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Social Security flip-flop

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The problem-solving ability of congressional Democrats is truly remarkable. Less than three months ago Americans were told that if Congress passed the President's tax-cut package, Social Security would be insolvent in no more than 15 years.

We were told by the House Minority Leader, Dickie Gephardt, that there was no need to worry over Social Security inasmuch as it had funding sufficient to keep the program solvent for at least 25 years. Think of that; our heroes have in just the last few months found the trillions of dollars necessary to extend the life of Social Security for an additional 10 years.

I must confess that the credibility of (Senate Majority Leader Tom) Daschle and Gephardt on this issue is suspect. I found it a bit confusing as to how the findings of the bipartisan commission of Social Security could be dismissed with little more than a wave of the hand.

Although politicians don't like to think that the American people have any individual or collective memory on issue rhetoric, wasn't it William Jefferson Clinton who laid out the funding woes of Social Security in his State of the Union message in 1999? Aren't his warnings remarkably consistent with the findings of the Social Security Commission?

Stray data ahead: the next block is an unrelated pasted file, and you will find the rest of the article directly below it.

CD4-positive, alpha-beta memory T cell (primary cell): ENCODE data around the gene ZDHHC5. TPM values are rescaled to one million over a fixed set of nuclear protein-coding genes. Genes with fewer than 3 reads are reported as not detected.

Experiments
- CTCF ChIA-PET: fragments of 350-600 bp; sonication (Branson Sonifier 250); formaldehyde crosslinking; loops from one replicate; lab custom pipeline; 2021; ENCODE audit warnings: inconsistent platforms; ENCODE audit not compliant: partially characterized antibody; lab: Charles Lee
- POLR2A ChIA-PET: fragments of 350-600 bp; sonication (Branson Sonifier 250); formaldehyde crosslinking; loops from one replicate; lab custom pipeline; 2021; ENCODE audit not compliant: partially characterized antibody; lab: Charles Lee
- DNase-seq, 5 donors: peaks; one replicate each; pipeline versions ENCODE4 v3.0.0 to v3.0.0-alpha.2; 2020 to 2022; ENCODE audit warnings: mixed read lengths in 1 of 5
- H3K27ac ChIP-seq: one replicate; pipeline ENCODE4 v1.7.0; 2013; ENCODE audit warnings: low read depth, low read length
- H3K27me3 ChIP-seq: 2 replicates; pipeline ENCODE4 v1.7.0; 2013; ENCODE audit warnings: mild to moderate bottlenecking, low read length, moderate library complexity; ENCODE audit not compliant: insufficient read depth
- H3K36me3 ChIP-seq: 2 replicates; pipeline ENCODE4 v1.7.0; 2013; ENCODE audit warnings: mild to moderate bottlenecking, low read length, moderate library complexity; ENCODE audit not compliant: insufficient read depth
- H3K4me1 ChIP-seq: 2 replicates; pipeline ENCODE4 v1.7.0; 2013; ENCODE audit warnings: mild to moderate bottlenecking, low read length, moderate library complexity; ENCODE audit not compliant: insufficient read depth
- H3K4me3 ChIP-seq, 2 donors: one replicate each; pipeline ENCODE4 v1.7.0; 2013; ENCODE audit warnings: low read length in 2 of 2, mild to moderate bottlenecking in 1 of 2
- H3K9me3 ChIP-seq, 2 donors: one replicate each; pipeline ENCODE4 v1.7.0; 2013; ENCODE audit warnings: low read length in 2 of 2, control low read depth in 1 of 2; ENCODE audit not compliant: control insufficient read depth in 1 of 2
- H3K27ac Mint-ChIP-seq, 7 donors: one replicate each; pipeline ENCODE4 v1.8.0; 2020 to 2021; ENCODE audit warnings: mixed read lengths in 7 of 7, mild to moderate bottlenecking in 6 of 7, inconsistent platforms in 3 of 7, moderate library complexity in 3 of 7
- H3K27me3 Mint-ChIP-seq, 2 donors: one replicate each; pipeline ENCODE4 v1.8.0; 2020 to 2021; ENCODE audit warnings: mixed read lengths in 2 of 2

However, because we now have a new president the issue has suddenly been solved in the minds of Gephardt and Daschle.

It doesn't take a rocket scientist's intellect to predict that Tommy and Dickie will demagogue the Social Security issue. Hopefully their public comments on the issue will come back to haunt them in the same way as Gary Condit's lies have destroyed his credibility.

John B. Stohlton

Provo